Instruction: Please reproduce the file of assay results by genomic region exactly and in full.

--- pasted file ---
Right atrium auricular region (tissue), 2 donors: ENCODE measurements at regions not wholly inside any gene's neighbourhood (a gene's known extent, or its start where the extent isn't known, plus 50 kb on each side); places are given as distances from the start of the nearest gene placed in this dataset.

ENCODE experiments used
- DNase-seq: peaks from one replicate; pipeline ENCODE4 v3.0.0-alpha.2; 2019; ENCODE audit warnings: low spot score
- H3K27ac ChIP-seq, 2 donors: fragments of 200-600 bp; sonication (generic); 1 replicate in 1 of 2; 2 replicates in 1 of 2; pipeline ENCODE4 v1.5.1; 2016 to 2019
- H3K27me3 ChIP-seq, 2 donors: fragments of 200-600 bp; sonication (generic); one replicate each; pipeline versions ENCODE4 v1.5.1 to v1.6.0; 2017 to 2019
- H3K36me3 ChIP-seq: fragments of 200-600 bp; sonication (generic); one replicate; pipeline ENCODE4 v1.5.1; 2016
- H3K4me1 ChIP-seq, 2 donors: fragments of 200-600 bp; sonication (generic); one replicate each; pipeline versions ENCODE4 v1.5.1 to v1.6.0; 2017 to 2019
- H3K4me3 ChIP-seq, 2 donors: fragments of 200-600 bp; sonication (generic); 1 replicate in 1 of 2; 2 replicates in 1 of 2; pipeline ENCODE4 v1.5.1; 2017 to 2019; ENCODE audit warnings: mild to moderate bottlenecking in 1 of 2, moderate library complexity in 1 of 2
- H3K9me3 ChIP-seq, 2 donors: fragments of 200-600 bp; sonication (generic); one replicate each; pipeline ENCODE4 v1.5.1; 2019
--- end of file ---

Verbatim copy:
Right atrium auricular region (tissue), 2 donors: ENCODE measurements at regions not wholly inside any gene's neighbourhood (a gene's known extent, or its start where the extent isn't known, plus 50 kb on each side); places are given as distances from the start of the nearest gene placed in this dataset.

ENCODE experiments used
- DNase-seq: peaks from one replicate; pipeline ENCODE4 v3.0.0-alpha.2; 2019; ENCODE audit warnings: low spot score
- H3K27ac ChIP-seq, 2 donors: fragments of 200-600 bp; sonication (generic); 1 replicate in 1 of 2; 2 replicates in 1 of 2; pipeline ENCODE4 v1.5.1; 2016 to 2019
- H3K27me3 ChIP-seq, 2 donors: fragments of 200-600 bp; sonication (generic); one replicate each; pipeline versions ENCODE4 v1.5.1 to v1.6.0; 2017 to 2019
- H3K36me3 ChIP-seq: fragments of 200-600 bp; sonication (generic); one replicate; pipeline ENCODE4 v1.5.1; 2016
- H3K4me1 ChIP-seq, 2 donors: fragments of 200-600 bp; sonication (generic); one replicate each; pipeline versions ENCODE4 v1.5.1 to v1.6.0; 2017 to 2019
- H3K4me3 ChIP-seq, 2 donors: fragments of 200-600 bp; sonication (generic); 1 replicate in 1 of 2; 2 replicates in 1 of 2; pipeline ENCODE4 v1.5.1; 2017 to 2019; ENCODE audit warnings: mild to moderate bottlenecking in 1 of 2, moderate library complexity in 1 of 2
- H3K9me3 ChIP-seq, 2 donors: fragments of 200-600 bp; sonication (generic); one replicate each; pipeline ENCODE4 v1.5.1; 2019